After getting my butt kicked in the dungeon, I'm taken back to my apartment. I've not even been awake for a minute before my phone blows up; Jesse is desperate to know how the 'not date' went, Issac wants to organise another training session, Sunder is asking me to drop by his club, and my mum demands an update on my love life, only a day after arriving here. Can't a girl catch a break?

Sander and his friend Mandy talking in a night club

(Image credit: Kitfox Games)

Days in Verona Beach are split into visual novel sections where you get to know your love interest, and then dungeon crawling. Meeting up with characters and going on dates is important for leveling up each weapon's 'love rank', letting you unlock more abilities. In the two hours I played, I also met a big blonde softie called Jonah who can transform into an axe but is shy about it, a scruffy woman named Valeria who can shapeshift into a dagger, and Eric, a human swordsmith who can magically change into a giant asshole.

Each character's personality matches their weapon type, so Valeria for example is sharp and direct like a dagger. There are plenty of other characters further into the story who are teased on the game's Steam page, one of which is Pocket the cat, who can turn into a pair of brass knuckles—pretty epic.

(Image credit: Kitfox Games)

Seducing swords is fun and all, but Boyfriend Dungeon also has moments of unexpected seriousness. Before a coffee shop date Jesse has set up, my character decides to scope out the place ahead of the meet-up. She makes a mental note of where the exit is or, as she calls it, an "easy escape route", making sure to sit near there the next day. It may seem like a joke at first, but this is something many women do before meeting a stranger for a date, just to feel safe and better prepared.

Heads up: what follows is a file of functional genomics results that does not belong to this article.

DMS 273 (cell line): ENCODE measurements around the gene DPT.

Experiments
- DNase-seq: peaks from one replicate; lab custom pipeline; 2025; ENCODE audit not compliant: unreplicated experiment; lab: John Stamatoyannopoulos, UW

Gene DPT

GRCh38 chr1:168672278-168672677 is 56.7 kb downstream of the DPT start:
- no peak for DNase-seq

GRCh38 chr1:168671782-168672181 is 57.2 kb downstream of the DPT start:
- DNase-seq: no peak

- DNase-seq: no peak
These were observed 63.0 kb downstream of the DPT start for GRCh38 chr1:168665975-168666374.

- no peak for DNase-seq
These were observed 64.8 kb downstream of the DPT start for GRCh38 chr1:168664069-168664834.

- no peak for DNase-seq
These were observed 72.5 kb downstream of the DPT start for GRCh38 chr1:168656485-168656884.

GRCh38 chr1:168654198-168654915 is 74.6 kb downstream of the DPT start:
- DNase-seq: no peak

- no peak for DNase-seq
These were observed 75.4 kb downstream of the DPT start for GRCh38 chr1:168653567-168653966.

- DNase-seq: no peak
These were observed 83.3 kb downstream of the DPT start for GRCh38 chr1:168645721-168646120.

Valeria does something similar before our first date, too, when she asks to meet in a public park and brings along a friend just to make sure everything is safe. Dating for many women and queer folk in general is, unfortunately, a huge risk, and meeting in public, having a friend on hand, and checking out the place are just some of the many safety tips used when meeting dates the first time. For a game about smooching sharp weapons, it's great to see Boyfriend Dungeon acknowledge that.

(Image credit: Kitfox Gamees)

Although I wish the combat sections weren't such a chore, my first two hours with Boyfriend Dungeon have been fun. I'm definitely leaning more towards Valeria as my one true hottie, although I'm sure that will be challenged when I finally meet Pockets the cat. Kitfox hasn't announced a release date for Boyfriend Dungeon, but hopefully you'll be able to flirt with all the weapons you want soon.

Rachel Watts

Rachel had been bouncing around different gaming websites as a freelancer and staff writer for three years before settling at PC Gamer back in 2019. She mainly writes reviews, previews, and features, but on rare occasions will switch it up with news and guides. When she's not taking hundreds of screenshots of the latest indie darling, you can find her nurturing her parsnip empire in Stardew Valley and planning an axolotl uprising in Minecraft. She loves 'stop and smell the roses' games—her proudest gaming moment being the one time she kept her virtual potted plants alive for over a year.